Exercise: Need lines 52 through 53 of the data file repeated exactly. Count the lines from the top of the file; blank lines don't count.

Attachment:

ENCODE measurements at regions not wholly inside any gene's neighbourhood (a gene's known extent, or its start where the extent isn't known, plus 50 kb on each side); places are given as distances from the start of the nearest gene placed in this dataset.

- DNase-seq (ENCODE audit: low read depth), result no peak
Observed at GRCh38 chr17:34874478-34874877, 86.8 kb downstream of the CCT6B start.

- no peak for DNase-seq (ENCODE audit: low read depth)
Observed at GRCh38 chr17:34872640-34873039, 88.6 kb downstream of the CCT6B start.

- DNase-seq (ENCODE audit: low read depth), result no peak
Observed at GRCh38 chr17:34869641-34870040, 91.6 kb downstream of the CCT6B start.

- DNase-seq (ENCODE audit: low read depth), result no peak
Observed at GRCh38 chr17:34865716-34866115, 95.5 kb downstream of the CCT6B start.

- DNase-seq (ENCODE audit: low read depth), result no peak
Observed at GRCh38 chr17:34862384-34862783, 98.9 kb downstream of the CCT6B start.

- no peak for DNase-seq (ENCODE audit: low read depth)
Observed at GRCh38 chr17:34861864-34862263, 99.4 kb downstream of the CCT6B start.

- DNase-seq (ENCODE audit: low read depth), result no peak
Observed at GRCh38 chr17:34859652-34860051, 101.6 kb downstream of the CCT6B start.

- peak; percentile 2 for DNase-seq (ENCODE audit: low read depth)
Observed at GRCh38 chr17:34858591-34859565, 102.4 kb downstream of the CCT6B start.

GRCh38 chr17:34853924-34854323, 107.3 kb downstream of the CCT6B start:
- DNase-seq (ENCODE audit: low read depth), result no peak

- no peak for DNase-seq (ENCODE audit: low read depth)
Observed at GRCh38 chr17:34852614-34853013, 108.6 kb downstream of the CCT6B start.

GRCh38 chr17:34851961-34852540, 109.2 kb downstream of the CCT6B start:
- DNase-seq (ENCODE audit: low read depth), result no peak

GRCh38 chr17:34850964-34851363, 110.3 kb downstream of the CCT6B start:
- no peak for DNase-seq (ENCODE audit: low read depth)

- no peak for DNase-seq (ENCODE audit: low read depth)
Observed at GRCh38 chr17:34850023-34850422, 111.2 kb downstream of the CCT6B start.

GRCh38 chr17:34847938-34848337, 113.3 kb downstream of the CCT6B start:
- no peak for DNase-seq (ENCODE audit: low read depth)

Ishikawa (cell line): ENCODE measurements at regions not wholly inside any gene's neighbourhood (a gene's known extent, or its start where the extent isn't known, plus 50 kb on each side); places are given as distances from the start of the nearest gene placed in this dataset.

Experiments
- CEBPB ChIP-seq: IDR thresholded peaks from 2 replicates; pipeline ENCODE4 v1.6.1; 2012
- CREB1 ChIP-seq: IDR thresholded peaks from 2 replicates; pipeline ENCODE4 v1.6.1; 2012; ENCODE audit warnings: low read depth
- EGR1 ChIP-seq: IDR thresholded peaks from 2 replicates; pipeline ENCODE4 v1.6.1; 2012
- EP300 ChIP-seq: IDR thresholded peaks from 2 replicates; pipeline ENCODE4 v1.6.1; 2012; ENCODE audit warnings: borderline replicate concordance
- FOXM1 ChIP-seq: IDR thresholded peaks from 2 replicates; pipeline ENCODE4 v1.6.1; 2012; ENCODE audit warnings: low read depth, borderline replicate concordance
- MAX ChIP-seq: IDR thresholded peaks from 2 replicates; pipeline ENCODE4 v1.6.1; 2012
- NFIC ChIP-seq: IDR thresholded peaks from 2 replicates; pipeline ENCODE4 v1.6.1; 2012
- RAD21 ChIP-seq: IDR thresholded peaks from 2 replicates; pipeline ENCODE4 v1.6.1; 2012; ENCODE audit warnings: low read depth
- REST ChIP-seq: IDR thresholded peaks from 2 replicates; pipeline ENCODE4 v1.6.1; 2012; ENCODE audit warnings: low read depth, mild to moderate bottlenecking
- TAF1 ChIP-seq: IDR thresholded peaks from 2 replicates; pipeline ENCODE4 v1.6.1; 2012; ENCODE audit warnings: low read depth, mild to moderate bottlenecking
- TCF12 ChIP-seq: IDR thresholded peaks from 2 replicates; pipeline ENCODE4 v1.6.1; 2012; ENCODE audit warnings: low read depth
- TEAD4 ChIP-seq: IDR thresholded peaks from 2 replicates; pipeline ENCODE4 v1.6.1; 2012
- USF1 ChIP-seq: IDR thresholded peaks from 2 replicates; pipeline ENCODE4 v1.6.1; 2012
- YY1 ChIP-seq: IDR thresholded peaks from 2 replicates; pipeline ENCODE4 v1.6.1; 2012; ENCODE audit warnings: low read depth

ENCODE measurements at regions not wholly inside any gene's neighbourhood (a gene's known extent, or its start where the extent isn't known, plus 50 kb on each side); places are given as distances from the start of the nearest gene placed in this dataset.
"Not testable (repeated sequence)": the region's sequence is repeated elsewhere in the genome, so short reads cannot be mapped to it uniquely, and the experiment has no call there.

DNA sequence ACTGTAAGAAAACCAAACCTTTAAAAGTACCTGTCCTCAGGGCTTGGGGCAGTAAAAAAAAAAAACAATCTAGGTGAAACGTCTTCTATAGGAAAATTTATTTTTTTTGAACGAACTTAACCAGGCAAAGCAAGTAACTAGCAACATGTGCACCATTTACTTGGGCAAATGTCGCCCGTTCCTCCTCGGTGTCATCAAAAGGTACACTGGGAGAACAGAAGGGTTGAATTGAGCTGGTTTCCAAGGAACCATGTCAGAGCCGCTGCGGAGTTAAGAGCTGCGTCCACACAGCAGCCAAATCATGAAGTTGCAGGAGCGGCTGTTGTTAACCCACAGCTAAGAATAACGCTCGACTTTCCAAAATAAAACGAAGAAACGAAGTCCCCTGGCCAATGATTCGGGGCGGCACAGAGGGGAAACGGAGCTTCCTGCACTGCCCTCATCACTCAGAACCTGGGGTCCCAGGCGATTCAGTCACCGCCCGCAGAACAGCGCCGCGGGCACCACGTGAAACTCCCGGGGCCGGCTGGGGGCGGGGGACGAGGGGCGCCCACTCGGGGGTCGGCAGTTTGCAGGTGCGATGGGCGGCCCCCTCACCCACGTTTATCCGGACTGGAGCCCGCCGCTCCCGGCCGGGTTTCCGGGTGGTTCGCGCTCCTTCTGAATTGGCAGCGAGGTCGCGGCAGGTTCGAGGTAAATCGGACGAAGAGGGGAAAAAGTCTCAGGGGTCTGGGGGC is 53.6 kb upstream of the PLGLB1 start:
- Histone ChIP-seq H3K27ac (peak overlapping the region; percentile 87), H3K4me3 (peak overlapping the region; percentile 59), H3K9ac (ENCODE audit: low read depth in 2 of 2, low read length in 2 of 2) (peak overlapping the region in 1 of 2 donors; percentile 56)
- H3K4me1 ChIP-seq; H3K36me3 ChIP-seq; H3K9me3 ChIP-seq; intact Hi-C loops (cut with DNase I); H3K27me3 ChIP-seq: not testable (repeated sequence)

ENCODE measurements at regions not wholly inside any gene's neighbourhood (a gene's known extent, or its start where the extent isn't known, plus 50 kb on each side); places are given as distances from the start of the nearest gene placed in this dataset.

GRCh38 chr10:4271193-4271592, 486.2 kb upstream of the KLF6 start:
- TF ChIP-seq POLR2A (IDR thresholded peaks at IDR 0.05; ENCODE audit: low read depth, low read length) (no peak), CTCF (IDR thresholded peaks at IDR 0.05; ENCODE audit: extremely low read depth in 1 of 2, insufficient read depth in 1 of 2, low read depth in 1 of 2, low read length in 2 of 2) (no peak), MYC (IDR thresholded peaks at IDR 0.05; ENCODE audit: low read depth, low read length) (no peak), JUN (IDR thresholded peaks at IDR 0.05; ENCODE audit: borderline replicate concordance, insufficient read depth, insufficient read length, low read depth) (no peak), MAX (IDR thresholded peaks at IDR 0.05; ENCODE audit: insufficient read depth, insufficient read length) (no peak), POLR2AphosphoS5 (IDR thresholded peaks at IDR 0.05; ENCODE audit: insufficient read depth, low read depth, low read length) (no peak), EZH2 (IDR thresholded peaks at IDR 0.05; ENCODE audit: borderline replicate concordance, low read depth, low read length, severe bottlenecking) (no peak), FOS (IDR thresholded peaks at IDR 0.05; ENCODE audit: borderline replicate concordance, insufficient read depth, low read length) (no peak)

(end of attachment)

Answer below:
GRCh38 chr10:4271193-4271592, 486.2 kb upstream of the KLF6 start:
- TF ChIP-seq POLR2A (IDR thresholded peaks at IDR 0.05; ENCODE audit: low read depth, low read length) (no peak), CTCF (IDR thresholded peaks at IDR 0.05; ENCODE audit: extremely low read depth in 1 of 2, insufficient read depth in 1 of 2, low read depth in 1 of 2, low read length in 2 of 2) (no peak), MYC (IDR thresholded peaks at IDR 0.05; ENCODE audit: low read depth, low read length) (no peak), JUN (IDR thresholded peaks at IDR 0.05; ENCODE audit: borderline replicate concordance, insufficient read depth, insufficient read length, low read depth) (no peak), MAX (IDR thresholded peaks at IDR 0.05; ENCODE audit: insufficient read depth, insufficient read length) (no peak), POLR2AphosphoS5 (IDR thresholded peaks at IDR 0.05; ENCODE audit: insufficient read depth, low read depth, low read length) (no peak), EZH2 (IDR thresholded peaks at IDR 0.05; ENCODE audit: borderline replicate concordance, low read depth, low read length, severe bottlenecking) (no peak), FOS (IDR thresholded peaks at IDR 0.05; ENCODE audit: borderline replicate concordance, insufficient read depth, low read length) (no peak)